I do raise this here and I feel I have to because the same question was asked in the Montreal debate and I believe what was being asked of me and of Jim was – you posed the question; would I consider – would it make sense to ask Green Party candidates to step aside in riding where by doing so we would help to prevent a Stephen Harper government from being elected and I equally am very concerned about a Harper government but my response was no, I couldn’t do that. I did not believe that was a principled thing for the Green Party to do because in fact I could never – we are running on principle – not running to try to keep one government out. We’re running on trying to bring Green in and I as a candidate and one who has been a candidate several times could never ask another candidate; could never ask another riding association to have their candidate step down.

EM interrupts:
This is an odd situation.

Moderator and Jim Fannon finish round of rebuttals.

Was your position clearly understood Elizabeth.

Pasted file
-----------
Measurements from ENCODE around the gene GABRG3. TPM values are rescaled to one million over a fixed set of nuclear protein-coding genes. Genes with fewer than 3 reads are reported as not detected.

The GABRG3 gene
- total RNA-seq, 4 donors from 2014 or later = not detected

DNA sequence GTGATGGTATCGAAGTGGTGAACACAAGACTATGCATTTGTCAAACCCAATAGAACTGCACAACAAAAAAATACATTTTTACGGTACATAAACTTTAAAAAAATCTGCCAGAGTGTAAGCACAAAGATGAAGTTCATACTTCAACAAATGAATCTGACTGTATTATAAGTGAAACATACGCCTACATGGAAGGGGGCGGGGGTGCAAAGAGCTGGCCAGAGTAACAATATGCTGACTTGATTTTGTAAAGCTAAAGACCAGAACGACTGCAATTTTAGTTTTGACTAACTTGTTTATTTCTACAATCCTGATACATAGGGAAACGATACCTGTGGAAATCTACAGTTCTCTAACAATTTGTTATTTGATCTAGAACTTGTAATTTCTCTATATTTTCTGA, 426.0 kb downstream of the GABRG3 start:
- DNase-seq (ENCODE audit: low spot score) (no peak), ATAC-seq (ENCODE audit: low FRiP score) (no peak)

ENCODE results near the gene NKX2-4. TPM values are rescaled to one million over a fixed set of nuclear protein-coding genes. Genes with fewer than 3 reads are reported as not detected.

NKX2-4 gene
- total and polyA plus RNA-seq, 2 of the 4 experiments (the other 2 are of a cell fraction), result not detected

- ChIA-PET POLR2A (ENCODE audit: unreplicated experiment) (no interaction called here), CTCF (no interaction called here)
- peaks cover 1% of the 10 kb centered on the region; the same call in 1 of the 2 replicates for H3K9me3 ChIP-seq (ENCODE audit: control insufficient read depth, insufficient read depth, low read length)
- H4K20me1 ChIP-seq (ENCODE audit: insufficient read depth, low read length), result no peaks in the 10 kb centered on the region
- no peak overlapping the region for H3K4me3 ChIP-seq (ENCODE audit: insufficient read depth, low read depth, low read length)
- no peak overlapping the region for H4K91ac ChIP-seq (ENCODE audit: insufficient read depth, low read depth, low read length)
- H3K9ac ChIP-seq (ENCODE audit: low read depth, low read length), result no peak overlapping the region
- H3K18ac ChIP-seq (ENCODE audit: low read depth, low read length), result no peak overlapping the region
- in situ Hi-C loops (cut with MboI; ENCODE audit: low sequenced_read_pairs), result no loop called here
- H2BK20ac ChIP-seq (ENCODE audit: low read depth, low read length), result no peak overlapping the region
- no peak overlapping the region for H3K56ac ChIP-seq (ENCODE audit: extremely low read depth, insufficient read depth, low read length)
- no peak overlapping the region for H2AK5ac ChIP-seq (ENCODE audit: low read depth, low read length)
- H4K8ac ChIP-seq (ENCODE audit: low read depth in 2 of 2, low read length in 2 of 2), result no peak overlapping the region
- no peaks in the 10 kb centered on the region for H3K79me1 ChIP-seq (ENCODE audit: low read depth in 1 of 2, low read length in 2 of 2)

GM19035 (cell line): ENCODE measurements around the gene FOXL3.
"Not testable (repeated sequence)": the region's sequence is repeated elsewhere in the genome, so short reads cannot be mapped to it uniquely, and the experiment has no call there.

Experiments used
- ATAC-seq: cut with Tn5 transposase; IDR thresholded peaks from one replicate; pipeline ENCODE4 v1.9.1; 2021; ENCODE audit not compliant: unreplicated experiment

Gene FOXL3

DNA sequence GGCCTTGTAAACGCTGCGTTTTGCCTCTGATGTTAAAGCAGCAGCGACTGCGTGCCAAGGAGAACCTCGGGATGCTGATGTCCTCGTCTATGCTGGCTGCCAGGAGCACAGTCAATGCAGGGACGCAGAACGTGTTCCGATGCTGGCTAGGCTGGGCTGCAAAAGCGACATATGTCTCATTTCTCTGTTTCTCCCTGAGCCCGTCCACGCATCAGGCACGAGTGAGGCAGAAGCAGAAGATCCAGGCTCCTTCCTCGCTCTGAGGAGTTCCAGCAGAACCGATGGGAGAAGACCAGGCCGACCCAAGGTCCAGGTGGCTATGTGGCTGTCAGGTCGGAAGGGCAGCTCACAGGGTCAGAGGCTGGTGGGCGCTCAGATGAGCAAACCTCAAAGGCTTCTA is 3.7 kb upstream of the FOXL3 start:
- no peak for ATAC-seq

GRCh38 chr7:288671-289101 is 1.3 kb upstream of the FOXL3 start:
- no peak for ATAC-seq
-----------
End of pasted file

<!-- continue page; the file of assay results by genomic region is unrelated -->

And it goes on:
No, I don’t think so. There’s elements of it of course. What David and I had a conversation; Jim and I had a conversation. At the time I wasn’t acting as anything other than the Executive Director of a national environmental organization watching what appeared to be, and which has proven to be true; 20 years of work about to go down the drain. I didn’t have an actual proposal. I said ‘What could you do? What could make a difference? Could you approach other parties?’ I had many more conversations with Jim in fairness than I had with David – certainly didn’t ask you to step down – I thought you were going to win in Ottawa-Centre. So, what we’ve got to do is, is… I’m glad to get it out in the open because there’s been rumours about this and they’re not really very helpful. It wasn’t a clear idea that I was putting forward. It wasn’t actually a proposition. It was a what could you do now if you stepped forward. Could you make a difference and that is something that I would not do as Green Party leader it was in my role as an NGO and it wasn’t quite as represented before so I appreciate the chance to clear it up.